This is how Goldman sees today's events, and critical FOMC announcement, public communication overhaul and press release, unfolding.
SOTU Post Mortem:
The best news possible: "Nothing will get done this year, or next year, or maybe even the year after that." Barack Hussein Obama
The worst news: Everything else.
Here is the text of President Barack Obama’s State of the Union Address as prepared for delivery at 9 p.m. ET. "Jobs" 33 vs. "Fat Cats" 0, Rich 3 vs Poor 1, Hope 2 vs Unicorns 0, Change 9 vs Tooth-Fairy 0, Mortgages 5 vs Apple 0, Main Street 1 vs Wall Street 3, China 4 vs Europe 1; DEBT CEILING 0
Humans are a flawed species. Our minds are easily manipulated. We don’t like pain. We prefer instant gratification. We are susceptible to mass delusion. We will often choose hope over critical thought. Those with higher IQs will regularly attempt to take advantage of those with lower IQs. Fear and greed are the two motivations used by the minority in power to control and manipulate the majority. The American people have been led astray by a small group of powerful men. We were herded through a door in the wall of perception that promised an American dream of material goods, entitlements and pleasure with no obligations or responsibility to future generations. There is only one choice that can save this country from ruin. Each individual must make a choice to either to continue supporting the manipulative, corrupt status quo or coming back through the Door in the Wall.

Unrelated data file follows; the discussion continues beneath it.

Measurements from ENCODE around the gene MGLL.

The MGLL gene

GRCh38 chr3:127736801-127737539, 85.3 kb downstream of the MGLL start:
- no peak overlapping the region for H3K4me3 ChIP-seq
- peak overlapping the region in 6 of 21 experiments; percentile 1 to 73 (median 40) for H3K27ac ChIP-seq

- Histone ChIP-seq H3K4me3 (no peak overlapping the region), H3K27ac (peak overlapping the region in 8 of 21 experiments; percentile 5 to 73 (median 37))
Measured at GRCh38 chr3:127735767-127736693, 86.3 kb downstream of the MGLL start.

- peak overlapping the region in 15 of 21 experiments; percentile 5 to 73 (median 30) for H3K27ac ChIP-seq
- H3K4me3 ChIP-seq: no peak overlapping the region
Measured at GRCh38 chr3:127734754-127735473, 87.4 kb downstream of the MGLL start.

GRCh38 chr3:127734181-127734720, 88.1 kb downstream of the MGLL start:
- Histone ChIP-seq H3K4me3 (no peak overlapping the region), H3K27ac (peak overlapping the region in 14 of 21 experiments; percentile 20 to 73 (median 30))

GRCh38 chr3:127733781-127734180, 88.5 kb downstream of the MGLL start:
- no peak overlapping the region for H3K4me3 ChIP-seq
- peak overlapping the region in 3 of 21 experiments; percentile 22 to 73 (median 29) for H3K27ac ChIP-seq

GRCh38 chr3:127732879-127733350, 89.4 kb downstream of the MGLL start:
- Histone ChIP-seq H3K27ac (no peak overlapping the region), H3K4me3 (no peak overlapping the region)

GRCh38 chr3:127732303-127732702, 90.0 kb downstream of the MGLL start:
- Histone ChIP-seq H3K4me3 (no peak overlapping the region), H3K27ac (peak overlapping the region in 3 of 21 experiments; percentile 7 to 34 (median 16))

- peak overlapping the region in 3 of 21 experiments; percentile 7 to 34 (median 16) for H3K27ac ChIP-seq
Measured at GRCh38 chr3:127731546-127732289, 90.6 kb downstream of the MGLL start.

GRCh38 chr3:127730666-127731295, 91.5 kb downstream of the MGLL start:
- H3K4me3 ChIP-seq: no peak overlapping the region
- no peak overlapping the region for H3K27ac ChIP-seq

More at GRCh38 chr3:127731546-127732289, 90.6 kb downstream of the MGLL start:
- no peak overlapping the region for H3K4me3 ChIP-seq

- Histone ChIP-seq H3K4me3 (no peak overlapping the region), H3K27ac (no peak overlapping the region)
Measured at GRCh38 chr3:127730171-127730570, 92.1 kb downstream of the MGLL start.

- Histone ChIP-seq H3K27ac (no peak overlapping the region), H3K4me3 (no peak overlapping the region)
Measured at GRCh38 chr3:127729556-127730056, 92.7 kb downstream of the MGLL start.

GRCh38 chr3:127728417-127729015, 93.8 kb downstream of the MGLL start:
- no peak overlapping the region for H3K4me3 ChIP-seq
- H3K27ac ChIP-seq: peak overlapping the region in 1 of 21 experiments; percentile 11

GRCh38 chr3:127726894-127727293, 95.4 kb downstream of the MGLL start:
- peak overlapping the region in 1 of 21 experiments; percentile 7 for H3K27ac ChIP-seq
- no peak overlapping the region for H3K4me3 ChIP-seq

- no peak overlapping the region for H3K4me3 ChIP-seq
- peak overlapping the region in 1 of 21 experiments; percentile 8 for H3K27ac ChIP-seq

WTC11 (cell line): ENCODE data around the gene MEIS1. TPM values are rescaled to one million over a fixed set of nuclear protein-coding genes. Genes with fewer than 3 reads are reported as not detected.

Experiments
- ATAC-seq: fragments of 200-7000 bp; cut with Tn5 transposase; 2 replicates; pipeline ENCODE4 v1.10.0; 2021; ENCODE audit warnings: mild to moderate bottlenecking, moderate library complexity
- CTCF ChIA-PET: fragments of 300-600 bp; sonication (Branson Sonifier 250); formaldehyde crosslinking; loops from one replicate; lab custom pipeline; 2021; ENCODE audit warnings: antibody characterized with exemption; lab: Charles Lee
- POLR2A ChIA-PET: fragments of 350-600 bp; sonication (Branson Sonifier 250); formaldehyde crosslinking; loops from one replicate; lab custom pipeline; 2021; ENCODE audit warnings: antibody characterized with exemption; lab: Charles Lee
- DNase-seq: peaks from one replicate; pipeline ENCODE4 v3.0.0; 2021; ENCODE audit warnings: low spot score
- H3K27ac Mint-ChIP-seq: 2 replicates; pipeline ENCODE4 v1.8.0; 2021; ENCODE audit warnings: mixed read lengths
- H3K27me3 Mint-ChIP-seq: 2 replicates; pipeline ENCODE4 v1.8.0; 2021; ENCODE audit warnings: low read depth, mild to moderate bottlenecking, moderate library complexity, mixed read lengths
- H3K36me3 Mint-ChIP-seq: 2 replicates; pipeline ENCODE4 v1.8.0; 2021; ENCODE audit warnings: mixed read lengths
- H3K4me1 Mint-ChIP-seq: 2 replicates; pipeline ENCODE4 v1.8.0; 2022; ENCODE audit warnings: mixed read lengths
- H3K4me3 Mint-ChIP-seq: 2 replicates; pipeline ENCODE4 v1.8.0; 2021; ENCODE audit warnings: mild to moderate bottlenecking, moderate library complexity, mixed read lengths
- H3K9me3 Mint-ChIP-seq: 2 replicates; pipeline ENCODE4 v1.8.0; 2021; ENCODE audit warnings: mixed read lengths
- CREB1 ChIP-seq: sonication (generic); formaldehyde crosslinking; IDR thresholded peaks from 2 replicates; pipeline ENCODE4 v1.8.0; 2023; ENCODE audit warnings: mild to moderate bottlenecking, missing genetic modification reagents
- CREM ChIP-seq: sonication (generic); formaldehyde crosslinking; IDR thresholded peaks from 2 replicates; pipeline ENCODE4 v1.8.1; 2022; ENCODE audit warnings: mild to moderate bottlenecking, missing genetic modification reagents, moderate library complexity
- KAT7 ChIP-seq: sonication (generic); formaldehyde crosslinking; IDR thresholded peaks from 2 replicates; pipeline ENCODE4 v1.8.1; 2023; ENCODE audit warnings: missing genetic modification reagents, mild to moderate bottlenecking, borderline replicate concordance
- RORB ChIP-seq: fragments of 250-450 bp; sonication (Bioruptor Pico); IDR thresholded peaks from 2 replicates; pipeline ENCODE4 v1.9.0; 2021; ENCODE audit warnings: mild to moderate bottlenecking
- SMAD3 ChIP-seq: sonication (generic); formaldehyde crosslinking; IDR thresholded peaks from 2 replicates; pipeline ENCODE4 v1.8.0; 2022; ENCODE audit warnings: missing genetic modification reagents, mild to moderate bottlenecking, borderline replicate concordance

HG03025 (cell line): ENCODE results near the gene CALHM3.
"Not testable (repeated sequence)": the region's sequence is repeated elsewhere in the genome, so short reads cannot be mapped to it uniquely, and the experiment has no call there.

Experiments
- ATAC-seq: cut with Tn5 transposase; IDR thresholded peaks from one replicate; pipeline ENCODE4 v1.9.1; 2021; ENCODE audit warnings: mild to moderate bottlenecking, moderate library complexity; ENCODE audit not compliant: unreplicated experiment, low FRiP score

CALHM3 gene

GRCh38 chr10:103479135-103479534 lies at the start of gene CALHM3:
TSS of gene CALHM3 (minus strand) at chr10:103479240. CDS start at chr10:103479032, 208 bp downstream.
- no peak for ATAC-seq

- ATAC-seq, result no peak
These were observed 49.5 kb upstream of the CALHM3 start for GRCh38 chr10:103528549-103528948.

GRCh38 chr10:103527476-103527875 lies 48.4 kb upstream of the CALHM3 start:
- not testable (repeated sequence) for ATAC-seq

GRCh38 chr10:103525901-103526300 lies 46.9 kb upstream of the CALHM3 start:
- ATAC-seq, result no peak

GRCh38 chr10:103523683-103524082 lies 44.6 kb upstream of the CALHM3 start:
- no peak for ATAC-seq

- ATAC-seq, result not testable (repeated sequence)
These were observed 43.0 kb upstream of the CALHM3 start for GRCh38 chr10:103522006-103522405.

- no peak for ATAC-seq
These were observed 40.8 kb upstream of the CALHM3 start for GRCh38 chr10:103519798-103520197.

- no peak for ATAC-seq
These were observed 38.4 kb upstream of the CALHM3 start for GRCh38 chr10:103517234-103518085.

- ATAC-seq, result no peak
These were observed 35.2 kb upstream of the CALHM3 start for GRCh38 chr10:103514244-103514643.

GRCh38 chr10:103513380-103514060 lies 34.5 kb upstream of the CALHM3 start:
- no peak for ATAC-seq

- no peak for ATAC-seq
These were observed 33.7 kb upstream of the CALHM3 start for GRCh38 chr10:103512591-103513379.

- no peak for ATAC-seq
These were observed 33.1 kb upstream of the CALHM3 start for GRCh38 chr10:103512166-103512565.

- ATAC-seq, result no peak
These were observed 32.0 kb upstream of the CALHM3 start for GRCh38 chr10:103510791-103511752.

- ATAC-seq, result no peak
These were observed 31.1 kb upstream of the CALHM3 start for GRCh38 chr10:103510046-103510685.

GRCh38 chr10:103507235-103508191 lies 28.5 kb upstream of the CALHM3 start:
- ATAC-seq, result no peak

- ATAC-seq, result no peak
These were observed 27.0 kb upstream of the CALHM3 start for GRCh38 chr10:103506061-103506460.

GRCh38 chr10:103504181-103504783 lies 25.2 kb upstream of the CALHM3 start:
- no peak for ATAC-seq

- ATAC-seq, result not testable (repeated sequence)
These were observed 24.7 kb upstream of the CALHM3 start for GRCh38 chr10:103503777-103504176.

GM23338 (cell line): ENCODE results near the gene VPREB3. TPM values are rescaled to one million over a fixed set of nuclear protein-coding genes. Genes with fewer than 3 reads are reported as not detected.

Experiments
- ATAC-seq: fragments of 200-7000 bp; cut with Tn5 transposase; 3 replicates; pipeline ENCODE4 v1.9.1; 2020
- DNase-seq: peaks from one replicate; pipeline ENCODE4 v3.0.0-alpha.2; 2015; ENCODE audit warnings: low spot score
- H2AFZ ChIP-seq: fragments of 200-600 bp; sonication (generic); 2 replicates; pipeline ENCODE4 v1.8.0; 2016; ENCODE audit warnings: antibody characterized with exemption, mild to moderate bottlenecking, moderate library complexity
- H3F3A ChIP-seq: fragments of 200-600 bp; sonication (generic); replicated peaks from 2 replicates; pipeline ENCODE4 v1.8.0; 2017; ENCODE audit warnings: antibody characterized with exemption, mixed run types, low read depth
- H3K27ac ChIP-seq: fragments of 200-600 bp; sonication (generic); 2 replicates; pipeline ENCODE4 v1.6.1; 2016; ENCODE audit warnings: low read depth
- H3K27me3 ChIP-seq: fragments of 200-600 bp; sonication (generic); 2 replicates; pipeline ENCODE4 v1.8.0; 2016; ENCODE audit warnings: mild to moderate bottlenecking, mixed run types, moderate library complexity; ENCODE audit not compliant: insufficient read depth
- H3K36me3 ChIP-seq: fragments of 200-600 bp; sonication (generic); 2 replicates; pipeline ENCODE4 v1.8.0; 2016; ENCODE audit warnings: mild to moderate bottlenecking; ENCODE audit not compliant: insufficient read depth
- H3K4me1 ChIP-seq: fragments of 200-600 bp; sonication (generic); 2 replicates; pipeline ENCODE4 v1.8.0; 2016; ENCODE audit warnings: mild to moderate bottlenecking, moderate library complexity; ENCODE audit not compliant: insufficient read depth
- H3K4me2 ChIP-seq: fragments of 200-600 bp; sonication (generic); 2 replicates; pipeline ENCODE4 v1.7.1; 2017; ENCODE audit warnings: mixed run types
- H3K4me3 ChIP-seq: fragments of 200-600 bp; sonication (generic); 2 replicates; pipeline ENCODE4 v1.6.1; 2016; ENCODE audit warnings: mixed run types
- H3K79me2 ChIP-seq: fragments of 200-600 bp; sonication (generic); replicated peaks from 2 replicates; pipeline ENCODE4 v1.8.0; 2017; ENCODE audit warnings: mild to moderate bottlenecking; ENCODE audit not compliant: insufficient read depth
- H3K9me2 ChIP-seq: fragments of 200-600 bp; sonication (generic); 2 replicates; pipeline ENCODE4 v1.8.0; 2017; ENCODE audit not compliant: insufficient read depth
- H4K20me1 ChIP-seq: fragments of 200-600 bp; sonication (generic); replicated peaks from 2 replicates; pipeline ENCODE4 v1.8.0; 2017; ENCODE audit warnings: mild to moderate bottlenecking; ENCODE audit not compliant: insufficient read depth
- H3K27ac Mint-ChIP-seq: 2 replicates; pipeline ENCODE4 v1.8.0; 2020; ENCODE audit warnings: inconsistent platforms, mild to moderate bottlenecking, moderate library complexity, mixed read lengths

“The man who comes back through the Door in the Wall will never be quite the same as the man who went out. He will be wiser but less sure, happier but less self-satisfied, humbler in acknowledging his ignorance yet better equipped to understand the relationship of words to things, of systematic reasoning to the unfathomable mystery which it tries, forever vainly, to comprehend” – Aldous Huxley
No, there is no desperation in Spanish PM's Rajoy statement at all. The head of the economy, whose unemployment rate just soared to a ridiculous 23% in the past quarter, registering the largest drop since the Lehman collapse, pretty much made it clear that without European (read German) fiscal aid viagra, the unemployment rate may soon reach that of Chicago, only without the typo. Reuters reports that Spain favours the creation of the largest possible European financial rescue fund to prevent future crises, Prime Minister Mariano Rajoy said on Tuesday, adding that his government will meet its budget deficit target this year. "We support a rescue mechanism, the bigger the better, for it to act as a dissuading element for certain things that we've been going through lately," Rajoy told reporters after meeting his Portuguese counterpart, Pedro Passos Coelho. He said Spain will meet its budget gap goal of 4.4 percent of GDP this year. Judging by the Spanish (un)employment chart, and specifically recent trends therein, we will take the under. And the over on the Enzyte jokes.